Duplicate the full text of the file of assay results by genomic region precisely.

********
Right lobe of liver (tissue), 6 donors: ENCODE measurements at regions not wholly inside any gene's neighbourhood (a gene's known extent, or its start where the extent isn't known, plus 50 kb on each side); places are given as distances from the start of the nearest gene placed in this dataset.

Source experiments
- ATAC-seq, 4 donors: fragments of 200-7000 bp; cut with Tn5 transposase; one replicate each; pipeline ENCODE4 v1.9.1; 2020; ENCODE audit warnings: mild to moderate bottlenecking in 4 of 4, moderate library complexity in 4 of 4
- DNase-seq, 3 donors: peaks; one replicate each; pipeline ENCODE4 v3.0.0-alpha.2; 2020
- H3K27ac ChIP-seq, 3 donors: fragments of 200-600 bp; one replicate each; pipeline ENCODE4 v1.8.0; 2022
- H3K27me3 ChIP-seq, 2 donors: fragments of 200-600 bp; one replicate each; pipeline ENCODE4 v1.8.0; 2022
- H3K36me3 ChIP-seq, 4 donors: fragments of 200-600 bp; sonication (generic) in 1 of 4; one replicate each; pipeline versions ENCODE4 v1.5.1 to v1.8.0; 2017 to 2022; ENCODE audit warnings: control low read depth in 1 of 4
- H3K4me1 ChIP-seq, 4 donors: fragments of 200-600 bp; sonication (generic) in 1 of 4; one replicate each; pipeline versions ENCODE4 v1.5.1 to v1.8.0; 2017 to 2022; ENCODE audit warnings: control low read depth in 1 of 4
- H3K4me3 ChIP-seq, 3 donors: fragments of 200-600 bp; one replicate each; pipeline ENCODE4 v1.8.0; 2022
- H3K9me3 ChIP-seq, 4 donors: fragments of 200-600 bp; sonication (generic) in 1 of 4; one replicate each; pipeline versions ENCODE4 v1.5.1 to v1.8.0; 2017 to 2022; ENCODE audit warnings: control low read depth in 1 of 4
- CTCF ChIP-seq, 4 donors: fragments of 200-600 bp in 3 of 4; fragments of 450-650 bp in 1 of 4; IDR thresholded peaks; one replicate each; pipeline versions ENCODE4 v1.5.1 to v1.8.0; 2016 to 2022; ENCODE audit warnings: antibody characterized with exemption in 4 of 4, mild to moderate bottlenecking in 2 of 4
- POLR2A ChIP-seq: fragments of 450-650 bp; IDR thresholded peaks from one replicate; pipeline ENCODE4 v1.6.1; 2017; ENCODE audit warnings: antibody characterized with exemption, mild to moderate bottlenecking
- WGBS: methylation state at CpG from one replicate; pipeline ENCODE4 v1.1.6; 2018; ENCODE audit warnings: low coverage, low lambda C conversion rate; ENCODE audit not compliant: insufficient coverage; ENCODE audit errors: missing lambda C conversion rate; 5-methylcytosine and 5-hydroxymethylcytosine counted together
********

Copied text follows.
Right lobe of liver (tissue), 6 donors: ENCODE measurements at regions not wholly inside any gene's neighbourhood (a gene's known extent, or its start where the extent isn't known, plus 50 kb on each side); places are given as distances from the start of the nearest gene placed in this dataset.

Source experiments
- ATAC-seq, 4 donors: fragments of 200-7000 bp; cut with Tn5 transposase; one replicate each; pipeline ENCODE4 v1.9.1; 2020; ENCODE audit warnings: mild to moderate bottlenecking in 4 of 4, moderate library complexity in 4 of 4
- DNase-seq, 3 donors: peaks; one replicate each; pipeline ENCODE4 v3.0.0-alpha.2; 2020
- H3K27ac ChIP-seq, 3 donors: fragments of 200-600 bp; one replicate each; pipeline ENCODE4 v1.8.0; 2022
- H3K27me3 ChIP-seq, 2 donors: fragments of 200-600 bp; one replicate each; pipeline ENCODE4 v1.8.0; 2022
- H3K36me3 ChIP-seq, 4 donors: fragments of 200-600 bp; sonication (generic) in 1 of 4; one replicate each; pipeline versions ENCODE4 v1.5.1 to v1.8.0; 2017 to 2022; ENCODE audit warnings: control low read depth in 1 of 4
- H3K4me1 ChIP-seq, 4 donors: fragments of 200-600 bp; sonication (generic) in 1 of 4; one replicate each; pipeline versions ENCODE4 v1.5.1 to v1.8.0; 2017 to 2022; ENCODE audit warnings: control low read depth in 1 of 4
- H3K4me3 ChIP-seq, 3 donors: fragments of 200-600 bp; one replicate each; pipeline ENCODE4 v1.8.0; 2022
- H3K9me3 ChIP-seq, 4 donors: fragments of 200-600 bp; sonication (generic) in 1 of 4; one replicate each; pipeline versions ENCODE4 v1.5.1 to v1.8.0; 2017 to 2022; ENCODE audit warnings: control low read depth in 1 of 4
- CTCF ChIP-seq, 4 donors: fragments of 200-600 bp in 3 of 4; fragments of 450-650 bp in 1 of 4; IDR thresholded peaks; one replicate each; pipeline versions ENCODE4 v1.5.1 to v1.8.0; 2016 to 2022; ENCODE audit warnings: antibody characterized with exemption in 4 of 4, mild to moderate bottlenecking in 2 of 4
- POLR2A ChIP-seq: fragments of 450-650 bp; IDR thresholded peaks from one replicate; pipeline ENCODE4 v1.6.1; 2017; ENCODE audit warnings: antibody characterized with exemption, mild to moderate bottlenecking
- WGBS: methylation state at CpG from one replicate; pipeline ENCODE4 v1.1.6; 2018; ENCODE audit warnings: low coverage, low lambda C conversion rate; ENCODE audit not compliant: insufficient coverage; ENCODE audit errors: missing lambda C conversion rate; 5-methylcytosine and 5-hydroxymethylcytosine counted together